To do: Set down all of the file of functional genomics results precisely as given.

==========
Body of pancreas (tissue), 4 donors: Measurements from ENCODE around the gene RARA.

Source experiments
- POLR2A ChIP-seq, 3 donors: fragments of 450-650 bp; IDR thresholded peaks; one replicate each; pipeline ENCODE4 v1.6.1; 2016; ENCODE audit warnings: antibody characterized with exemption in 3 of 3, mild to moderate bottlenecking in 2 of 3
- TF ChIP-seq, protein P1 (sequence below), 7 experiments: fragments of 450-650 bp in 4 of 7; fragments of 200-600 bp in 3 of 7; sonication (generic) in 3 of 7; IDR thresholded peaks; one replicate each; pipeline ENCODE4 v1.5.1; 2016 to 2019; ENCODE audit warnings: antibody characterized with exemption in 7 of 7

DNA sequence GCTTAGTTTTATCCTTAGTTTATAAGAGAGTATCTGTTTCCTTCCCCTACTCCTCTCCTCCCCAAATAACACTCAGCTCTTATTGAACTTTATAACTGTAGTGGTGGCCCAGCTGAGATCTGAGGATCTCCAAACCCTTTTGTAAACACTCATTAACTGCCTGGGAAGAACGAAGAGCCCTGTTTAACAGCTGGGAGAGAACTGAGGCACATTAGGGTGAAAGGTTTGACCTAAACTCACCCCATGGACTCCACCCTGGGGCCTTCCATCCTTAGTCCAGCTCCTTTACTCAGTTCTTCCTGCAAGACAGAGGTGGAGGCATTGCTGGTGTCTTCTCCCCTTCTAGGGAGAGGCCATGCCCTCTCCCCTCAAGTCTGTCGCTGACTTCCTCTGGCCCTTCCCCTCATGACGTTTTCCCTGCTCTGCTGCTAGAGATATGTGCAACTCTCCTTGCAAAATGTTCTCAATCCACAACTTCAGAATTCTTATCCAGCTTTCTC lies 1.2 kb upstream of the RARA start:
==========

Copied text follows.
Body of pancreas (tissue), 4 donors: Measurements from ENCODE around the gene RARA.

Source experiments
- POLR2A ChIP-seq, 3 donors: fragments of 450-650 bp; IDR thresholded peaks; one replicate each; pipeline ENCODE4 v1.6.1; 2016; ENCODE audit warnings: antibody characterized with exemption in 3 of 3, mild to moderate bottlenecking in 2 of 3
- TF ChIP-seq, protein P1 (sequence below), 7 experiments: fragments of 450-650 bp in 4 of 7; fragments of 200-600 bp in 3 of 7; sonication (generic) in 3 of 7; IDR thresholded peaks; one replicate each; pipeline ENCODE4 v1.5.1; 2016 to 2019; ENCODE audit warnings: antibody characterized with exemption in 7 of 7

DNA sequence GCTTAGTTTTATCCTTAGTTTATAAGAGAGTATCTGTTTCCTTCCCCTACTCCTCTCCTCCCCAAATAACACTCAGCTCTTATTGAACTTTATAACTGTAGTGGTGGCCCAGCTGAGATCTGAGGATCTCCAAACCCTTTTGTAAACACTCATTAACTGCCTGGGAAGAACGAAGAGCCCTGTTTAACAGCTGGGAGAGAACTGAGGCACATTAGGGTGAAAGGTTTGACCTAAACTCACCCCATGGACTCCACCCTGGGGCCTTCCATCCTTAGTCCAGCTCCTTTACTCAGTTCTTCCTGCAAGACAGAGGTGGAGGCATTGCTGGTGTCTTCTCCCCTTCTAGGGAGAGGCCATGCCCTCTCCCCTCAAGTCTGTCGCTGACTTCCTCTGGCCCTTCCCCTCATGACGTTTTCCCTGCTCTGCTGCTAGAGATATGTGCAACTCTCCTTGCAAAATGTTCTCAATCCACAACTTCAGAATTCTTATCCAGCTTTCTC lies 1.2 kb upstream of the RARA start: